Though bidets were once found almost solely in European, Middle Eastern, and Latin American bathrooms, they have sprouted up in more and more North American homes during the past decade. In fact, in some regions of the United States, bidets are expected fixtures in high-end bathrooms. Nevertheless, because bidets are relatively new to most Americans and a bit of a mystery, they’re often the, well, butt of jokes.
Although a bidet looks like a toilet without a seat, it is actually more like a sink or small bathtub. It is intended for personal hygiene after using the toilet or for other washing up, such as washing feet.
The word bidet derives from the French word for pony, no doubt indicating the way one sits astride the bowl.
Several types of bidets are made. The bowl is usually a china basin with a drain that can be plugged so the bowl may be filled to serve as a footbath or general-purpose sink.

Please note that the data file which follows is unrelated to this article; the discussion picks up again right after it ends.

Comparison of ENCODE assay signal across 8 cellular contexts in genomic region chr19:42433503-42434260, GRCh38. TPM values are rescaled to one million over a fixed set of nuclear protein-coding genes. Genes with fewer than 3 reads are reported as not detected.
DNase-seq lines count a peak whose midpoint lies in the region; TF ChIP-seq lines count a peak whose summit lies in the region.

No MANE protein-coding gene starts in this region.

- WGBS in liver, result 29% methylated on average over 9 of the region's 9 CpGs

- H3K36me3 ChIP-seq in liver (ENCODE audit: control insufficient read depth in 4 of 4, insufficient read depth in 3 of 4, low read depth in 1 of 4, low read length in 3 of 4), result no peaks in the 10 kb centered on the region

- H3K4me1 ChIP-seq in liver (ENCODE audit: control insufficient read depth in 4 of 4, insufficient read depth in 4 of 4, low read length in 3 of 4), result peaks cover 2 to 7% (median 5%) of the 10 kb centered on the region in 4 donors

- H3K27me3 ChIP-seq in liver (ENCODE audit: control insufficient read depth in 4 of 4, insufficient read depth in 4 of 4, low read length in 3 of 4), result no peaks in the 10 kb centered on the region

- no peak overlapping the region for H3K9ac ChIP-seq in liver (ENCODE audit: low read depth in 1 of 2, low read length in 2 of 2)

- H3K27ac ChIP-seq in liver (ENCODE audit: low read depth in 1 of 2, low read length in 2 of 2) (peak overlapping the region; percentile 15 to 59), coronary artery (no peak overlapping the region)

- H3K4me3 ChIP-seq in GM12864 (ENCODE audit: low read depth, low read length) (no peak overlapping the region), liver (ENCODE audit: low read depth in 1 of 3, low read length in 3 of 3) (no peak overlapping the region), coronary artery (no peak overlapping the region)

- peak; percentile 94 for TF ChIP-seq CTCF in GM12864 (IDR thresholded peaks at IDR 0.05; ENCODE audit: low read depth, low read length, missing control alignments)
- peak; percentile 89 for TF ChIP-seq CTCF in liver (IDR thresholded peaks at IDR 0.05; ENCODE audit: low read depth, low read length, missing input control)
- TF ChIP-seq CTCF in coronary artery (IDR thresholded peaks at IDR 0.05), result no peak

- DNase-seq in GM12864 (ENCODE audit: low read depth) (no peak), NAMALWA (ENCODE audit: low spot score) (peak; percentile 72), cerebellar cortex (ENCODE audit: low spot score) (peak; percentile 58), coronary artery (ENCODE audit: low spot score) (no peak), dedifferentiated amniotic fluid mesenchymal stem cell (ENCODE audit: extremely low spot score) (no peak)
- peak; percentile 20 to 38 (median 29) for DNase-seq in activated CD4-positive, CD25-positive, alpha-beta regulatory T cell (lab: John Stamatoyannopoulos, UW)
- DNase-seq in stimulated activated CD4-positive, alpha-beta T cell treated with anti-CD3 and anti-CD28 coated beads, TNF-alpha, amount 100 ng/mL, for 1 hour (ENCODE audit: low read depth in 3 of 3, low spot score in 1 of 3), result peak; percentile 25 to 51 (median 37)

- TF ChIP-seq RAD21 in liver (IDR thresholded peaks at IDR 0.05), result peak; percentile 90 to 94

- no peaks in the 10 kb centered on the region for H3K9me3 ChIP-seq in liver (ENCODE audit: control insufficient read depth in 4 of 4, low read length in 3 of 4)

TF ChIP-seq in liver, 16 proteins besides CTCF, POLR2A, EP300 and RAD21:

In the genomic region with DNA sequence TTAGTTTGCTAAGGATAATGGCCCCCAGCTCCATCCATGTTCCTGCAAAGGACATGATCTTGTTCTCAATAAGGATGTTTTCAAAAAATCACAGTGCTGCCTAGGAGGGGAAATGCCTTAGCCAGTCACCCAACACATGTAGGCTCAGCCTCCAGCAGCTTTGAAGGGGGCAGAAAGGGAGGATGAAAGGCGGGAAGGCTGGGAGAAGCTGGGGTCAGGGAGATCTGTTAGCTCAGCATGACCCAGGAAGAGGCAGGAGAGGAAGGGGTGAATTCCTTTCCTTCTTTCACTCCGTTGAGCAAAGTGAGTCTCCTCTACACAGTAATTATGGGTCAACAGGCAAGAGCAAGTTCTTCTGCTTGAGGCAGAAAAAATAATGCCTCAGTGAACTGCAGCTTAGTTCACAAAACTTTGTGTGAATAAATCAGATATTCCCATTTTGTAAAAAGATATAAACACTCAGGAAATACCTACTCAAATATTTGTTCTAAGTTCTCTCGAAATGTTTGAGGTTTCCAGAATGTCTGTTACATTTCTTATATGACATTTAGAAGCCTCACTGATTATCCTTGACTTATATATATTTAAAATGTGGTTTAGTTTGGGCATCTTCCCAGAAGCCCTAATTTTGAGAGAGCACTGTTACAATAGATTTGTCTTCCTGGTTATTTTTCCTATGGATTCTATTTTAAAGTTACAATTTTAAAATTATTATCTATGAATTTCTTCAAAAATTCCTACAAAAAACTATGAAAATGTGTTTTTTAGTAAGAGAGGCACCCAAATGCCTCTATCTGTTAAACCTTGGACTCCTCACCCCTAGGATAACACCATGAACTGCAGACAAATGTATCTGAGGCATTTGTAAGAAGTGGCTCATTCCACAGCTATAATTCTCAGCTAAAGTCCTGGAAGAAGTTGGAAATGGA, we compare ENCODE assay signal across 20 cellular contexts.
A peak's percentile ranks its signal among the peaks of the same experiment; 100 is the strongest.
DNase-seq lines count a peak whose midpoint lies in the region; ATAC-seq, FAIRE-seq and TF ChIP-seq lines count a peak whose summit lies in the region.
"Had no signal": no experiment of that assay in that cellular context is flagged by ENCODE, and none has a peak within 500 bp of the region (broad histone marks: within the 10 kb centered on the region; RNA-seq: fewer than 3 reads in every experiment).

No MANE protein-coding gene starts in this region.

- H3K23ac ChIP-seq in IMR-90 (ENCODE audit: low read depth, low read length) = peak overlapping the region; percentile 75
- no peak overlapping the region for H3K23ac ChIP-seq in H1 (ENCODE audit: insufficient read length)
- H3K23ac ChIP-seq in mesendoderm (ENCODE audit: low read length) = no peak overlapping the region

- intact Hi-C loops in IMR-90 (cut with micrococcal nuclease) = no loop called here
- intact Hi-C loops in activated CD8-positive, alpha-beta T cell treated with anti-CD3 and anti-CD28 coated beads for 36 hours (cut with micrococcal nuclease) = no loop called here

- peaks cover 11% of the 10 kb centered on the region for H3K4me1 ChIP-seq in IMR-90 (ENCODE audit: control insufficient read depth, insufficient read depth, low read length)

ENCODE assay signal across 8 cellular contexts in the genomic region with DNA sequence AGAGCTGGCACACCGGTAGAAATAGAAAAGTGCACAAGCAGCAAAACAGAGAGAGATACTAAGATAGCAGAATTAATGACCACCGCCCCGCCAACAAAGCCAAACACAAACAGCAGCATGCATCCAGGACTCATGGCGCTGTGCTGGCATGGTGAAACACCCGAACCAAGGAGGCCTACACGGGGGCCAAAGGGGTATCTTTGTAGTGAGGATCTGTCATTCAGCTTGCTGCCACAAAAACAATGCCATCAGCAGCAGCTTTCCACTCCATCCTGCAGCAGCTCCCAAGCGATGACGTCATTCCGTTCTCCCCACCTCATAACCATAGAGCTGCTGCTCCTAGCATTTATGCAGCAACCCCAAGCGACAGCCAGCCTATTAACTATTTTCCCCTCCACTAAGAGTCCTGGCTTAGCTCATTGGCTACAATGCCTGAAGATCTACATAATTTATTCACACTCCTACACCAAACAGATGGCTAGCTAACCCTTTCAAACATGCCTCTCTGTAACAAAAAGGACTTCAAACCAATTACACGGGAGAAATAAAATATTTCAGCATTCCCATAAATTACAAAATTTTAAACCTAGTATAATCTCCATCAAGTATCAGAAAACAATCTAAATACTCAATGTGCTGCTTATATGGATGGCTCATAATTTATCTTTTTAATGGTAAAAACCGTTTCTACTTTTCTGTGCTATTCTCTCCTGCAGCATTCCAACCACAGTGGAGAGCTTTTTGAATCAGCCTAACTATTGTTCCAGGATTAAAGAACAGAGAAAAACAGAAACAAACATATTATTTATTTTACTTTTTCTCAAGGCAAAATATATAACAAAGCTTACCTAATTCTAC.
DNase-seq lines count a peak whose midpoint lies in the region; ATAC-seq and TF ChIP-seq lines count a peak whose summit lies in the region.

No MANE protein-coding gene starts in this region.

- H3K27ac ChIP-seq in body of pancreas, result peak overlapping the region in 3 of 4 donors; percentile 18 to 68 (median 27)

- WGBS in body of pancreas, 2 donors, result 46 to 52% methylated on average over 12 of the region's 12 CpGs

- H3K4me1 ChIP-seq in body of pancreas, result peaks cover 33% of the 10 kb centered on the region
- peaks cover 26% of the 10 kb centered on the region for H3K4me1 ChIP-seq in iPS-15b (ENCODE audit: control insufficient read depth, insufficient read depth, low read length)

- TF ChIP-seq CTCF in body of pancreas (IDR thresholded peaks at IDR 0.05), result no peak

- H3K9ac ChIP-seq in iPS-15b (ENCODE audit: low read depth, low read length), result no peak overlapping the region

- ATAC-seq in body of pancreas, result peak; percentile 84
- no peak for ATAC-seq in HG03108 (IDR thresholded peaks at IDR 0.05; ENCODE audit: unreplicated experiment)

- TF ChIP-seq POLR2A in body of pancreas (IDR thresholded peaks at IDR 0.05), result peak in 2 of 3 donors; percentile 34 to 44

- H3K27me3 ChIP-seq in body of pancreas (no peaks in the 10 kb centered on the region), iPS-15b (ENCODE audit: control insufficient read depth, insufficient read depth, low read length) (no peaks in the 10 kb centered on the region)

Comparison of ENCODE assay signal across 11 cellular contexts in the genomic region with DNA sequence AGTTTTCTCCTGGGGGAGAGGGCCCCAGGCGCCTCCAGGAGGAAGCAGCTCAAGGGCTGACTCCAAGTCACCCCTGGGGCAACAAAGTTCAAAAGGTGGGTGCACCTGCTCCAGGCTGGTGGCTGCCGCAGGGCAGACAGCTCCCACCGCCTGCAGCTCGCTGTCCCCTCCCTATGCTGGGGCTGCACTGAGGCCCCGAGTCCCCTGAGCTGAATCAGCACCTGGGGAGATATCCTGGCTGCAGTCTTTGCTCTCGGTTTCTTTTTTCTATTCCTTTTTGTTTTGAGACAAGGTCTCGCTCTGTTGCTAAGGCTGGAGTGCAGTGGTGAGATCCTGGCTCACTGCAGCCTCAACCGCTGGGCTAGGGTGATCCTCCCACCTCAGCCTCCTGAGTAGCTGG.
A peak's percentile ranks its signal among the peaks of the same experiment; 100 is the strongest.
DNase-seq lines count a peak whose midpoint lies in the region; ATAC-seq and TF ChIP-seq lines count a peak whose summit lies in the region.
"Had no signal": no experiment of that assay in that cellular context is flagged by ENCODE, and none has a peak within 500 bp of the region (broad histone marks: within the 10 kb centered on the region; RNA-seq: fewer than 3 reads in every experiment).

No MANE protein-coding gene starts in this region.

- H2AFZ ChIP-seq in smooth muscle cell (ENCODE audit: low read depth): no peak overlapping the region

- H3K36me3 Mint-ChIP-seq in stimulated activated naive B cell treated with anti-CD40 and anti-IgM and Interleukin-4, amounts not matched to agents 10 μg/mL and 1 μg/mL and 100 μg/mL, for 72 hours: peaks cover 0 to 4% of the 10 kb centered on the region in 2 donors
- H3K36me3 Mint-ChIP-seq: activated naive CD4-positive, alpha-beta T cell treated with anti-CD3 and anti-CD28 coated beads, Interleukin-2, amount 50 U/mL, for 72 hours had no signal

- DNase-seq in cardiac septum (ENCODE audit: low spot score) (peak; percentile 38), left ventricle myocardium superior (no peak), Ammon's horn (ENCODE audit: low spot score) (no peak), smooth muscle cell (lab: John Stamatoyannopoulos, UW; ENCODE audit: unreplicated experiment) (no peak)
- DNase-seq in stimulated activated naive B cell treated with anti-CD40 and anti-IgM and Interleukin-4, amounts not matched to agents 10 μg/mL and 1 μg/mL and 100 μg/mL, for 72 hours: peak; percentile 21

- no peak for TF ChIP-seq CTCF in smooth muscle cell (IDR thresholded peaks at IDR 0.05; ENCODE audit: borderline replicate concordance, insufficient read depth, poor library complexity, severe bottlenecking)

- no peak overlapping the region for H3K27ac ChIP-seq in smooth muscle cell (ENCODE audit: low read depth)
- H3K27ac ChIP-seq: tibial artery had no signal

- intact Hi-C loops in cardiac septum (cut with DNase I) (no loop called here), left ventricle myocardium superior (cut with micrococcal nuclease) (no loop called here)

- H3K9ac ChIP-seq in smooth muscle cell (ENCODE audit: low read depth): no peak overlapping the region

If you’re in the market for a bidet, be sure to buy one that will accept the type of faucet or spray that you prefer. Some have a hot-and-cold tap that pours water into the bowl; others have a nozzle that shoots an arc of water up from the bowl’s center; still others have a horizontal nozzle that sprays over the bowl’s rim.
If you don’t have the space nor inclination to install a stand-alone bidet, you can buy a spray nozzle that can be assembled on a conventional toilet. Or, you might consider an electronic bidet toilet seat attachment. Some models offer temperature and water-pressure controls that can be adjusted remotely, a heated hydraulic seat, warm air dry, and even a deodorizer. Before purchasing one of these, however, you will need to make sure that it fits your toilet, depending on whether it is a one- or two-piece unit and has an elongated-oval or round seat.
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